In order to make a rational allocation of training resources and ensure the effectiveness of training, the project aimed to select organizations that fitted the following criteria: organizations of an appropriate scale (excluding public-interest organizations in an early stage of development with very few participants and public-interest organizations with a large number of participants which enjoy rich resources); a relatively strong ability to use the Internet and considerable confidence and desire to promote their organizations; and a relatively weak capacity arising from resource constraints and the relative lack of capacity in utilizing the Internet.
In August 2011, the project conducted a follow-up survey after the training, in which it investigated and described the use of Web 2.0 tools by these grassroots NGOs, as well as how they applied Web 2.0 technology in their daily work and communication strategies.
The follow-up study showed that “with regards to Web 2.0 tools, generally speaking after the training many organizations started using various Web 2.0 applications, such as blogs and microblogs. Tools such as Google Maps, Skype multi-user conference, and video production and uploading were also widely used. At the same time, 52.56 percent of the organizations established their own websites (homepages) after the training – a similar number to those who created new blogs and microblogs. This suggests that static websites, as an important Web 1.0 application, still gains wide attention and usage by trained organizations.” ((Follow-up Research Report on Chinese NGO 2.0 Training. Laboratory of New Media Behavior of the Massachusetts Institute of Technology. Cross-Media Laboratory of the University of Science and Technology of China. [EB / OL]. www.ngo20.org/?page_id=295 , 2011 – 08))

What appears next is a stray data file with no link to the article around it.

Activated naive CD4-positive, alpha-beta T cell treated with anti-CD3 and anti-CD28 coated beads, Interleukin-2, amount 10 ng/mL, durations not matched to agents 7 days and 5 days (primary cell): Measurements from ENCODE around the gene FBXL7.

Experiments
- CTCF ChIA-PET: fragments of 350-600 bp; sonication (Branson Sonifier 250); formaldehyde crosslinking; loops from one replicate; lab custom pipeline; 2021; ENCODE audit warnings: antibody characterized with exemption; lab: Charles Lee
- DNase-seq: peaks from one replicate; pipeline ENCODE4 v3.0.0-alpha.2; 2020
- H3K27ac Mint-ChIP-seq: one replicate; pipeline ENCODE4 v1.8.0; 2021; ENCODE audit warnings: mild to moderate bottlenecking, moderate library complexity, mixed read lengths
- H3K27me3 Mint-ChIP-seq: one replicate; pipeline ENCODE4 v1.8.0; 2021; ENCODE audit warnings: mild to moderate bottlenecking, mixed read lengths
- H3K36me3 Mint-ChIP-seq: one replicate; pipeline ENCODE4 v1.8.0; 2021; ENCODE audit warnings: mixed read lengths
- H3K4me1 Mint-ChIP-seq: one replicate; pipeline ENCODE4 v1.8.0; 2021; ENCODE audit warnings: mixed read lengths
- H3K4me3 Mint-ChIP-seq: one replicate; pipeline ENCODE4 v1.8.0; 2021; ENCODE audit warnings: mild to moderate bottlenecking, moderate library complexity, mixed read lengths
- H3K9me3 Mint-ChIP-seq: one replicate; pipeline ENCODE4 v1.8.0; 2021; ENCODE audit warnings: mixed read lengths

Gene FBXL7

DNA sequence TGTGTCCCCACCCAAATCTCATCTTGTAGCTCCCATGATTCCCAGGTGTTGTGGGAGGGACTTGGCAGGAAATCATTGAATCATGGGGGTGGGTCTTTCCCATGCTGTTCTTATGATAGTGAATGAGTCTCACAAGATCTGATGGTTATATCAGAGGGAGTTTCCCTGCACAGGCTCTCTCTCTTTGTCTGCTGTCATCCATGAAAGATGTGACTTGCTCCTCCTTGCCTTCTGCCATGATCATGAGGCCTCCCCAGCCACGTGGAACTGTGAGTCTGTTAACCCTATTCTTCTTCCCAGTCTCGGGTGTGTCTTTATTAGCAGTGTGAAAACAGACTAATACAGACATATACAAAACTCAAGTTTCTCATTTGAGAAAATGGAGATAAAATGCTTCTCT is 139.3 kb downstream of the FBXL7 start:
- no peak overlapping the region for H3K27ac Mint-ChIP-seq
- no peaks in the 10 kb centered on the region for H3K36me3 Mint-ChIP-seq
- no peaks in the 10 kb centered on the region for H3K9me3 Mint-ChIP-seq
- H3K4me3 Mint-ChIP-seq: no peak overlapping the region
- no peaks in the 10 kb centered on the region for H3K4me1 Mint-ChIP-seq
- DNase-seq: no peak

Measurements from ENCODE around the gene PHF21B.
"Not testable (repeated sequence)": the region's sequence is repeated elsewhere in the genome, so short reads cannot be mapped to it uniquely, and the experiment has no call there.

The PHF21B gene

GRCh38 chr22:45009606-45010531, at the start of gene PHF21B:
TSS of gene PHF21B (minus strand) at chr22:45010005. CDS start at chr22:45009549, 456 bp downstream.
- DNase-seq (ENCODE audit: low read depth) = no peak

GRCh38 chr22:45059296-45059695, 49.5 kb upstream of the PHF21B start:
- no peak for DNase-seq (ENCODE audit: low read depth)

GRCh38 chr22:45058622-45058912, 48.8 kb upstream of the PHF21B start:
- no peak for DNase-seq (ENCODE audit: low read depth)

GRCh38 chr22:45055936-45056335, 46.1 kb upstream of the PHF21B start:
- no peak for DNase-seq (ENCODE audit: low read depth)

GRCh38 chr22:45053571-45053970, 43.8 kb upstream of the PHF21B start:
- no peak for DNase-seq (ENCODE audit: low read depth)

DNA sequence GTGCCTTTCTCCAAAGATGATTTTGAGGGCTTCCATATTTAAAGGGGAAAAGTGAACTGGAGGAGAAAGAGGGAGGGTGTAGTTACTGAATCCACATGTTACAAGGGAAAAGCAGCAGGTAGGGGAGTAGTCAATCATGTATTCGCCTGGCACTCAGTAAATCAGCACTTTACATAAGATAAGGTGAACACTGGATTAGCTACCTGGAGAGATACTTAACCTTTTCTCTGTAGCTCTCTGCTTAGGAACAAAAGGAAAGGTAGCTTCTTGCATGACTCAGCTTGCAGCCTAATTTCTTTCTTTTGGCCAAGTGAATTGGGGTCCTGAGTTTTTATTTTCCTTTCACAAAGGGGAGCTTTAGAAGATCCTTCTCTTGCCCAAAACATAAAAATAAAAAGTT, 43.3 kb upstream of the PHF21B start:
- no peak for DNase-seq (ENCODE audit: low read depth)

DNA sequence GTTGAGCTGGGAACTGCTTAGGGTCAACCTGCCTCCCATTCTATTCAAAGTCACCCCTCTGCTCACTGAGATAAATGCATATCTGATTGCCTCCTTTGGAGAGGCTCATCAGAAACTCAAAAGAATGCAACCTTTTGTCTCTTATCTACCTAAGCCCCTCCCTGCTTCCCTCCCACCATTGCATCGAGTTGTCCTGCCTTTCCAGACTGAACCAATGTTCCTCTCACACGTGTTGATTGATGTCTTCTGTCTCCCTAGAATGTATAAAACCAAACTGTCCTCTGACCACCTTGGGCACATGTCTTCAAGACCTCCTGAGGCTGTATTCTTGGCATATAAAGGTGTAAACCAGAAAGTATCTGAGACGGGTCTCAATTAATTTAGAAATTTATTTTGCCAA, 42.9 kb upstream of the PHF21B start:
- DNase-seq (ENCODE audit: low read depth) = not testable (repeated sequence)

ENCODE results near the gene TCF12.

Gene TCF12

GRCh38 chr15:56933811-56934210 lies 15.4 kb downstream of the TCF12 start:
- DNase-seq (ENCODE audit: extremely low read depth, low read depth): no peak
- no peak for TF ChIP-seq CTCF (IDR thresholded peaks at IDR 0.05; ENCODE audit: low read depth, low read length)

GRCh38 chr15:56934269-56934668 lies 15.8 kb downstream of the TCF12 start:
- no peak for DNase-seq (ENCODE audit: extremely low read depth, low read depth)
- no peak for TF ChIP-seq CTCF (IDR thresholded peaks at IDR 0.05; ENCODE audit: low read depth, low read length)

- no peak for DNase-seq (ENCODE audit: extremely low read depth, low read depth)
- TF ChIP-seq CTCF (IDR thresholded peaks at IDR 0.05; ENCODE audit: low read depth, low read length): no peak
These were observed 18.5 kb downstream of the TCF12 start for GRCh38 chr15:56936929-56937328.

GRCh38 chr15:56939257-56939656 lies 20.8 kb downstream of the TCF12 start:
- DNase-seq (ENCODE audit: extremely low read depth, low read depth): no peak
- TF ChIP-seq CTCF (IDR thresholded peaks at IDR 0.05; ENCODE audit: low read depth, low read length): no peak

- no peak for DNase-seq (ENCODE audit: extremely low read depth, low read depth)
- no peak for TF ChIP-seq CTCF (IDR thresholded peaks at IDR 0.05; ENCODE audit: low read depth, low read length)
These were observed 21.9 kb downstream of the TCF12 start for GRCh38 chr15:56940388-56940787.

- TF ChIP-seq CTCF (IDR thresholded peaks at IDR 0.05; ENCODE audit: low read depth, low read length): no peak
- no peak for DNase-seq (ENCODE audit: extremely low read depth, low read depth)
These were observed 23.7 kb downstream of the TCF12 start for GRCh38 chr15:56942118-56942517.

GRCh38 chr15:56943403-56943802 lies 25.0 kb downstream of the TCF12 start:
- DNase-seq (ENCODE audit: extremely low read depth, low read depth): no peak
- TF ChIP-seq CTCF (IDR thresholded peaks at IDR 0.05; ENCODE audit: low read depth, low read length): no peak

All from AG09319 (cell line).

After over two years of practice, the NGO 2.0 Project training has also undergone changes.” The initial Internet training focused on eradicating illiteracy. Now the starting point has been raised to lay more emphasis on how to use these tools to formulate a communication strategy using social media.” As Wang said, the module “Customizing Communication Strategy with Social Media” was included in the training course at the Chengdu station this July. The project also established a QQ discussion group [an instant message software] for all students so as to facilitate subsequent communication and exchange, which may lead to future cooperation.
Online and Offline
“The NGO 2.0 Project addresses the three major requirements of grassroots NGOs: dissemination, resources, and technical support. We have online and offline activities for each requirement,” said Wang.